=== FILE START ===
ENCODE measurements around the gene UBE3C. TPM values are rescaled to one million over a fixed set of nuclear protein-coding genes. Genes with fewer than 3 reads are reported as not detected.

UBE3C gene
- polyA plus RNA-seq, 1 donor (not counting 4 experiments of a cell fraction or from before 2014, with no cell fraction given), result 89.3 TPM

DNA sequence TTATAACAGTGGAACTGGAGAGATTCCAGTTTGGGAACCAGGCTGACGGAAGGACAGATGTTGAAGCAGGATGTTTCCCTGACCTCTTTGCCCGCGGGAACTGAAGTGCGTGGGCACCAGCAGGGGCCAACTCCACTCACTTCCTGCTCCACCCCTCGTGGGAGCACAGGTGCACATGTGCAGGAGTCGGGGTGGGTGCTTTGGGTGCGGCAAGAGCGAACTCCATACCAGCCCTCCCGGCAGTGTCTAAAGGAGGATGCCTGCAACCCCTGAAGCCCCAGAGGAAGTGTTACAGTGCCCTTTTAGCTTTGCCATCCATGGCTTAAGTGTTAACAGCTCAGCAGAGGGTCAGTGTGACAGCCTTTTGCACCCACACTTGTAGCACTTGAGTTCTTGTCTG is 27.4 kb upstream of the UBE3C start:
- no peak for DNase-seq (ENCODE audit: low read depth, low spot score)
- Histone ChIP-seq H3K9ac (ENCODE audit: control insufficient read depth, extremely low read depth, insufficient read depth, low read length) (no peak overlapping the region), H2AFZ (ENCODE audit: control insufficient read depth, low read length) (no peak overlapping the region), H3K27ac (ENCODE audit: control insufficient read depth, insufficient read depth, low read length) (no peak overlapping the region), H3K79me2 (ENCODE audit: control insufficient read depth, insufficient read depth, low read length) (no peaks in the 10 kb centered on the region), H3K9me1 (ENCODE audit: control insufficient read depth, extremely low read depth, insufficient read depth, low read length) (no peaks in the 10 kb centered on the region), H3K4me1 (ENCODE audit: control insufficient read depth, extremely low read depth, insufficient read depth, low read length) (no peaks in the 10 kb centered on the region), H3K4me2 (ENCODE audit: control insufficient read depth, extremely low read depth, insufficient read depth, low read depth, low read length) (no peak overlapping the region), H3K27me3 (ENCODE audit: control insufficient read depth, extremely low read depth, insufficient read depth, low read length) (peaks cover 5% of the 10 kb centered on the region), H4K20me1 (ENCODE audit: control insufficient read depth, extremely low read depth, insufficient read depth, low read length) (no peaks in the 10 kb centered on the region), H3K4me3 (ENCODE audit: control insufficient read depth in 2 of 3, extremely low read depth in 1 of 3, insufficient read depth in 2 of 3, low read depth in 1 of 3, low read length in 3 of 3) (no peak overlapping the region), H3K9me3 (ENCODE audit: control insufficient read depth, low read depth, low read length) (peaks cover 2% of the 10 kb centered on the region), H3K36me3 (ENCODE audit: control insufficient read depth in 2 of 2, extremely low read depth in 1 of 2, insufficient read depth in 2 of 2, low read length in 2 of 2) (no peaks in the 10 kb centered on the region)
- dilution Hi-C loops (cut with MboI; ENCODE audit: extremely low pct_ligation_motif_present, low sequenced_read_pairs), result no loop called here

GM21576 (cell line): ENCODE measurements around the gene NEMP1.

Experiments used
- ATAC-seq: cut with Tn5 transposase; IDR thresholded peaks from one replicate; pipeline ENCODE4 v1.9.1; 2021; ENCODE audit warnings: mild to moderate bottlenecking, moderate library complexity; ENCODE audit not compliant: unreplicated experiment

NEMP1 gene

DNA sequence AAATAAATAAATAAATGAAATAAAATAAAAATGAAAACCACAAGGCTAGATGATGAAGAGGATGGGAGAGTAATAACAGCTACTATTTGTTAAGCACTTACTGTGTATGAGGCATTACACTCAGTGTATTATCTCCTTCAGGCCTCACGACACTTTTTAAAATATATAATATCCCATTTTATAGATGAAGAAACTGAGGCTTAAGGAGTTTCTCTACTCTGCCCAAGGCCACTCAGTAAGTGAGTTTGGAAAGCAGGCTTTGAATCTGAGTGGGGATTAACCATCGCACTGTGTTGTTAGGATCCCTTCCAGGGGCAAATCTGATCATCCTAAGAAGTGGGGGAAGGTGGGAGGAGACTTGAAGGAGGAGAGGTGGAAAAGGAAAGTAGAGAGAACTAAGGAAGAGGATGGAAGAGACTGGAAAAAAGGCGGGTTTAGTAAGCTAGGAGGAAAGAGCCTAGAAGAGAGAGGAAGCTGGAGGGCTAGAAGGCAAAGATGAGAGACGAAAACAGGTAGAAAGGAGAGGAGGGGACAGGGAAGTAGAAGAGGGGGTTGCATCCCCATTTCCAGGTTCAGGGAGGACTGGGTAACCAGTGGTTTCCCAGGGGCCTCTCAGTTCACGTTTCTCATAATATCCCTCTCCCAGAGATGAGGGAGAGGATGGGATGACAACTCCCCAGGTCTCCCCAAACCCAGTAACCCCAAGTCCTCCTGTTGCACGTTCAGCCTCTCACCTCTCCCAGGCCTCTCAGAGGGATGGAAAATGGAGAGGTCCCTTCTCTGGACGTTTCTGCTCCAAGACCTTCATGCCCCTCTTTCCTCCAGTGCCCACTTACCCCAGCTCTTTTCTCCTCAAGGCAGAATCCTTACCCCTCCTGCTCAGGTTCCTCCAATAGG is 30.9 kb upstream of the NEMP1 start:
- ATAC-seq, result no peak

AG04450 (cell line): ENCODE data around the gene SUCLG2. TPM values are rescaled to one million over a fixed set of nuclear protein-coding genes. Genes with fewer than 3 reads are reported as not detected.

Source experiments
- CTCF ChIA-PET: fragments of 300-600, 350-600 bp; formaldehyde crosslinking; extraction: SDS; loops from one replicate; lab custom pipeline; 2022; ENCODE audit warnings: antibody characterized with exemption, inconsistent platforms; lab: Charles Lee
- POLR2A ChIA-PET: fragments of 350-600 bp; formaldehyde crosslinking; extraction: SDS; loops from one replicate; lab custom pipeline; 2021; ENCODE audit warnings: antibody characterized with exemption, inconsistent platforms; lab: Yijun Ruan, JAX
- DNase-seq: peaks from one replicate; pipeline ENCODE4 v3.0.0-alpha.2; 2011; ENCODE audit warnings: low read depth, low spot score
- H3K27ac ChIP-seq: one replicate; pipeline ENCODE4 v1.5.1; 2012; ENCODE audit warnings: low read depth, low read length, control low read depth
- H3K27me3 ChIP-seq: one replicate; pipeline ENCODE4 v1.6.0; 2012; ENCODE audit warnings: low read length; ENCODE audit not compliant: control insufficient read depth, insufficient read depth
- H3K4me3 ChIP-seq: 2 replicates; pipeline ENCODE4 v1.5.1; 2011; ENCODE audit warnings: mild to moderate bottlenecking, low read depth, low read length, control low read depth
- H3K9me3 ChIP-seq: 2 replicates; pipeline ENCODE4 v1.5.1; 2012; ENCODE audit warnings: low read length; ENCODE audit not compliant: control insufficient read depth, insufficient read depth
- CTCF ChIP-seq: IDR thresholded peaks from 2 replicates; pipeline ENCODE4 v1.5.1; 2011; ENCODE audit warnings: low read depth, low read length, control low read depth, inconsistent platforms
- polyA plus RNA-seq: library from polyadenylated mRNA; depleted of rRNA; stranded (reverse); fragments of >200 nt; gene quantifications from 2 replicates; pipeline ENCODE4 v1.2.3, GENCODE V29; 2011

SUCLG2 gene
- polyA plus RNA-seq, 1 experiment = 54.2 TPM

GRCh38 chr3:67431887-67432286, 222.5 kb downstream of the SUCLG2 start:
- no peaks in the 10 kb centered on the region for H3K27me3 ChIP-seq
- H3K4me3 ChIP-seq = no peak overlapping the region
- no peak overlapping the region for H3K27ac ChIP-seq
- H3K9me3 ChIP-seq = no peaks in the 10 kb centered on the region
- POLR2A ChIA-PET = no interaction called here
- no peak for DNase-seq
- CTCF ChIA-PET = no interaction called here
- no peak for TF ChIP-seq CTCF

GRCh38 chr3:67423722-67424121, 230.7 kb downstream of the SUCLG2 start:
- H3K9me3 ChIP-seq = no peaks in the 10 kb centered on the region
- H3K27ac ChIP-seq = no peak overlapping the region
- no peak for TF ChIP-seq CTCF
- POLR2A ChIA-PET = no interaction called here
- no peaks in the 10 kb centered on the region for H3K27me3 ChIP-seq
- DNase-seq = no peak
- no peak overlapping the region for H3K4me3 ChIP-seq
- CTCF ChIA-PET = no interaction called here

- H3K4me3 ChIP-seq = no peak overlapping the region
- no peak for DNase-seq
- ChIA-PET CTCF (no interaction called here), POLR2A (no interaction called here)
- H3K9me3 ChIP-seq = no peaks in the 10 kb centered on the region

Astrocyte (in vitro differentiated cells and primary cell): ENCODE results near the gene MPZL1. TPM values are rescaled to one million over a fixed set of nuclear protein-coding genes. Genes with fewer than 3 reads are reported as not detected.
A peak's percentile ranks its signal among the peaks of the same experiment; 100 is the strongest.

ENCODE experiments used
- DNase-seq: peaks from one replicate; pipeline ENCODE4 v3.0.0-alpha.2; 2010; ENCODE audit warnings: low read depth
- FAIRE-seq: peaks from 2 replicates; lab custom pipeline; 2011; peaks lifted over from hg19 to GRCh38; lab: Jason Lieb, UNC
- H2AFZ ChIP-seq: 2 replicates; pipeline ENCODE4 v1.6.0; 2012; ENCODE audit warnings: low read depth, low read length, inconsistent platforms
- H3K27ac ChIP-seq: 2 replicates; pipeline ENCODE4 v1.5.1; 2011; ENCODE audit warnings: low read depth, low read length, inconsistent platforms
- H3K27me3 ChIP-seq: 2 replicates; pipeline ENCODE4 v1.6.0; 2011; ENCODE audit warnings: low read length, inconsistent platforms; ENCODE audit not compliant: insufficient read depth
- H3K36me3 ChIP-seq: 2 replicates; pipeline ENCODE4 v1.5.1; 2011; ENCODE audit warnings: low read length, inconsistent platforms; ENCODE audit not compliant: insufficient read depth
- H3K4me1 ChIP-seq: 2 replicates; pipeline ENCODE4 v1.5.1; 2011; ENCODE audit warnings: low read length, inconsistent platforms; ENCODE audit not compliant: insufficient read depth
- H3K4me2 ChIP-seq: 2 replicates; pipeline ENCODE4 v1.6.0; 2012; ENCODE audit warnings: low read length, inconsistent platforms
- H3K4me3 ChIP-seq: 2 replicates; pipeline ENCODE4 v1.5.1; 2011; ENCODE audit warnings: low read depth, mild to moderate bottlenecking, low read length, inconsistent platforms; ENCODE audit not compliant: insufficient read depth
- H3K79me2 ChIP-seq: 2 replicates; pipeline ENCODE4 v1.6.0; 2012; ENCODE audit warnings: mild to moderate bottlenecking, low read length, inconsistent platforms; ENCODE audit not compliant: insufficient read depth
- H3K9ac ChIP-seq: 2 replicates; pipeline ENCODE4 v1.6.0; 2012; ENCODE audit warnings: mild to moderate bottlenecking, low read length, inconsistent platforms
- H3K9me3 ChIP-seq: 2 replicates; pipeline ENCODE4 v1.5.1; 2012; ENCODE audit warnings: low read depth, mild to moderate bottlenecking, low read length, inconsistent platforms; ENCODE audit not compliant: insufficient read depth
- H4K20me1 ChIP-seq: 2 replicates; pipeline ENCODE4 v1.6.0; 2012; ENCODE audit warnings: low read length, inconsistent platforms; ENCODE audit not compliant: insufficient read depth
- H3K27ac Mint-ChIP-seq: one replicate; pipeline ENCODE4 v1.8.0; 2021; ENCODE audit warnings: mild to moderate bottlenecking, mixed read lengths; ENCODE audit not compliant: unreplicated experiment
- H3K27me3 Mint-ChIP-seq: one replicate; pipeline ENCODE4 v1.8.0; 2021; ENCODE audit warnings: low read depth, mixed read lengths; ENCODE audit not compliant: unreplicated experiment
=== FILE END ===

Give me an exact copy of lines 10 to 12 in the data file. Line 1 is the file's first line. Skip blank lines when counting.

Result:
- ATAC-seq: cut with Tn5 transposase; IDR thresholded peaks from one replicate; pipeline ENCODE4 v1.9.1; 2021; ENCODE audit warnings: mild to moderate bottlenecking, moderate library complexity; ENCODE audit not compliant: unreplicated experiment

NEMP1 gene

DNA sequence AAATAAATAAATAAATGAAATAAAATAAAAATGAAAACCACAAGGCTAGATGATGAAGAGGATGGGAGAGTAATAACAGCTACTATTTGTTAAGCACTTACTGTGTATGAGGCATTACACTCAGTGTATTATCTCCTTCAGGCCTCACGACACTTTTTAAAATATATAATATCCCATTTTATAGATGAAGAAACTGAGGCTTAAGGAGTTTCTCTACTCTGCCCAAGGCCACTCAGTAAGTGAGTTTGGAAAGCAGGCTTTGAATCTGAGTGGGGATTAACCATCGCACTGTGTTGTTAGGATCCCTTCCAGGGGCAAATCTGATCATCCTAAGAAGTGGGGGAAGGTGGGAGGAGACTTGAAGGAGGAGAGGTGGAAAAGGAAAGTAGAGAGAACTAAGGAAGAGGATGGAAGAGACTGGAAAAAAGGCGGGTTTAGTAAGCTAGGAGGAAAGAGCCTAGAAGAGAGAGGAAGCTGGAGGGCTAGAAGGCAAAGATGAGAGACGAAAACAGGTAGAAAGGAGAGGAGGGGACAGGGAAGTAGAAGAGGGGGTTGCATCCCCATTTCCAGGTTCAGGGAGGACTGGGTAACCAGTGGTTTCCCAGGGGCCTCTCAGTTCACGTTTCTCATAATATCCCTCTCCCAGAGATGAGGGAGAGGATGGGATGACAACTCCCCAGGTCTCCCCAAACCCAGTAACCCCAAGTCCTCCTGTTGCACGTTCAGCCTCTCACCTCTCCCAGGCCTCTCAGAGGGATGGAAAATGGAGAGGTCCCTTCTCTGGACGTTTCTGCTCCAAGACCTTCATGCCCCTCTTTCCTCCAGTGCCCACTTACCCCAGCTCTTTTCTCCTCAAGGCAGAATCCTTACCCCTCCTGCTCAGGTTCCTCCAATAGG is 30.9 kb upstream of the NEMP1 start: